Glenn Walters is our Media Executive in Residence. He came to UD after a 45-year career as a writer, director, and producer of film and television, and teaches courses in the areas of broadcasting, electronic media and mass communication. Glenn's accomplished career brings extensive experience that UD students benefit from. Throughout his career, Glenn pioneered many media innovations. On Indy 500 Race Day in 1956, he inaugurated daily 16mm color film processing services, and provided film services for all three of Dayton's commercial television stations provided sports film services for over forty high schools and universities in the region. That year he also began production and live broadcasting of the television series Enterprise. This series of documentary programs ran on WHIO-TV, Channel 7 continuously for three years and garnered the highest Arbitron ratings of any locally produced program during the period it was on the air.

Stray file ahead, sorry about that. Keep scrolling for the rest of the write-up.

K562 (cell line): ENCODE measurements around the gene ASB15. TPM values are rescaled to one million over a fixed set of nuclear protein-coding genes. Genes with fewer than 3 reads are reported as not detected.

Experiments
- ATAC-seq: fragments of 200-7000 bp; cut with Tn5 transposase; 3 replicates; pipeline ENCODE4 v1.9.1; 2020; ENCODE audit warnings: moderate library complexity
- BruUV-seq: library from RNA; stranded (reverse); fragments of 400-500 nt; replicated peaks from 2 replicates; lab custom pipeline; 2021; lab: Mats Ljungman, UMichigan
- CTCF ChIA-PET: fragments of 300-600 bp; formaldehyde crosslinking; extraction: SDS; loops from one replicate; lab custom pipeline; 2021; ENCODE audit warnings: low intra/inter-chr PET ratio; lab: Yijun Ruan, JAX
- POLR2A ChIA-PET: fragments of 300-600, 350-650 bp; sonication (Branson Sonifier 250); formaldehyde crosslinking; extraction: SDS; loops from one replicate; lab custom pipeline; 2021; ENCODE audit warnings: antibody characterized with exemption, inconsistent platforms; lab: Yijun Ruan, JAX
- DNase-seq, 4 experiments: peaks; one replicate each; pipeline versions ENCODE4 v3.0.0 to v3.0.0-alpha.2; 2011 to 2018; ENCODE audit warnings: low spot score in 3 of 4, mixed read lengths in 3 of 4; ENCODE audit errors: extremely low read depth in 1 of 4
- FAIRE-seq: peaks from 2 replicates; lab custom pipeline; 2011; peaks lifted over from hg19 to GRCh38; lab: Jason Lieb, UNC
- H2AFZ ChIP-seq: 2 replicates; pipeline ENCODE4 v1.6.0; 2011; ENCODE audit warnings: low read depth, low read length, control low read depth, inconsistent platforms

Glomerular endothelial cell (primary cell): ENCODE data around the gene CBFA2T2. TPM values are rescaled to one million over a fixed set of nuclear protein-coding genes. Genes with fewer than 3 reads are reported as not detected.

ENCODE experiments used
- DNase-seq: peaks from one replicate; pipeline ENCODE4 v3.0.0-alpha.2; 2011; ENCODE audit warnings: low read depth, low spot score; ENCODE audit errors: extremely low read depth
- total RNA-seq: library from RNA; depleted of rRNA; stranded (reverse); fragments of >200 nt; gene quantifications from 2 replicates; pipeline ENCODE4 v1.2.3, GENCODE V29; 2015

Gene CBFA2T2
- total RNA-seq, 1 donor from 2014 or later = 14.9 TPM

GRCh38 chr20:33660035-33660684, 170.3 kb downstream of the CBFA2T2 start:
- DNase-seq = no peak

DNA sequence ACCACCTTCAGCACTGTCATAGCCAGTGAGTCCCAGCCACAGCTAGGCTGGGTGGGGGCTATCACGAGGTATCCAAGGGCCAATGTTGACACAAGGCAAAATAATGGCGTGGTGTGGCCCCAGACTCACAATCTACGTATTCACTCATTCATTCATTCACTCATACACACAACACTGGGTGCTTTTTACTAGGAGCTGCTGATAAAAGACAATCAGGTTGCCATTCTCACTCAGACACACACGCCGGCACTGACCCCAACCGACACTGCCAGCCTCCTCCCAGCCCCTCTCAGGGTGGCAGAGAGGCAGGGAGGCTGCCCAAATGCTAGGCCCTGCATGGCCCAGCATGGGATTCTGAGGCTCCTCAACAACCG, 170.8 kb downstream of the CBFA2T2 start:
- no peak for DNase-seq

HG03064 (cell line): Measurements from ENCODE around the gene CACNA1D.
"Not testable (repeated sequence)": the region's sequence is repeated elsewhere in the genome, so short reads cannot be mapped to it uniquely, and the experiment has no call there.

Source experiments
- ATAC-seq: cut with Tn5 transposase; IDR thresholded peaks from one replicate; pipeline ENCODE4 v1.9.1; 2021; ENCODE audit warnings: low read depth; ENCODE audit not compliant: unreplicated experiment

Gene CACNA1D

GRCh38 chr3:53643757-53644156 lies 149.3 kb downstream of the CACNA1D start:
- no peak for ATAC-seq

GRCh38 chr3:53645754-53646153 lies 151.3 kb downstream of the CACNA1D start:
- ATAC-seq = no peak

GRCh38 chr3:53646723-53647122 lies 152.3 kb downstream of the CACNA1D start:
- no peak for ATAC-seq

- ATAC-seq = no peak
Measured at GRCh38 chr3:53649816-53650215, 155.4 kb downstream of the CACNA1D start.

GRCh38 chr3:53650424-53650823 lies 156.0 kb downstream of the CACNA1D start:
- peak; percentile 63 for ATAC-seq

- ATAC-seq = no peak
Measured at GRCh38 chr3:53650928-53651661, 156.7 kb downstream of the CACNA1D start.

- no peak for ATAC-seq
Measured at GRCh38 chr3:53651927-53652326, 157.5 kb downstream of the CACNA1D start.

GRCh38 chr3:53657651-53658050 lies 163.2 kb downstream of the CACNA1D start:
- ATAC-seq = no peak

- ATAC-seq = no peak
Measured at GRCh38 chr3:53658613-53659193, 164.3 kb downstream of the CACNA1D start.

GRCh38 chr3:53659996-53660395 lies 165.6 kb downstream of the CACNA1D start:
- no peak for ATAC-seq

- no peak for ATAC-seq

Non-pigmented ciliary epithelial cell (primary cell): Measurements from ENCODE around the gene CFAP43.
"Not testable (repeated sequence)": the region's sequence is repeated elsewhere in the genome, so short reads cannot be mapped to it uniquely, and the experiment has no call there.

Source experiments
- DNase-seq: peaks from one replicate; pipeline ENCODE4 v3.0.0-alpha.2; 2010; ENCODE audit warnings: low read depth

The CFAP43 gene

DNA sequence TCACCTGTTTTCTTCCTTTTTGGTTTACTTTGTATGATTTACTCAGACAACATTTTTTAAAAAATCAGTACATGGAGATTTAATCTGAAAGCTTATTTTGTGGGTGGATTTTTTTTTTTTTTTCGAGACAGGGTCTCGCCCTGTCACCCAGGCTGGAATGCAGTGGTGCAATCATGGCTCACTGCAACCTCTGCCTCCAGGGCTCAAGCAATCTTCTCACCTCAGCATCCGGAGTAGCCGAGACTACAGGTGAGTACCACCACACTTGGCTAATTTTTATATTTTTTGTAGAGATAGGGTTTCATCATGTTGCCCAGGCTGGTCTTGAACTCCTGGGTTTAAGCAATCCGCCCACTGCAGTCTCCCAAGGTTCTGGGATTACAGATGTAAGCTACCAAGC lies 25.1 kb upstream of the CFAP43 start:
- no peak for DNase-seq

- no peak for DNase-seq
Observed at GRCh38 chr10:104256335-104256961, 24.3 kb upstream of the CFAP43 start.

In the 1960s, he produced several films for Huffy bicycles. Included in one of these films was an interview with President Eisenhower's personal physician and cardiologist, to endorse the health benefits of bicycle riding. These films (which garnered huge viewership) were credited with significantly increasing bike ridership in the U.S., and have been cited in the bicycle industry as a case study in the importance of public relations and consumer information about product values.
In the 1970s and 80s, Glenn did extensive film work for the Cincinnati Bengals and for the NFL. Other projects have included film work on Erma Bombeck and on Orson Wells, a multimedia text on the history of electronic media, and consulting to design and install a corporate video center for Monarch Marking Corporation. In addition, Glenn was a state champion orator in high school and a national runner-up.
The Faculty Perspective
"What I like most about teaching at UD is the quality of the students and their families. Even though I am not Catholic, I am constantly impressed by the wonderful values that our students bring with them from their fine Catholic homes. Of course, the non-Catholic students and their parents are excellent as well."
- M.A., University of Dayton (1987)
- B.A., Denison University (1952)
- Film and video production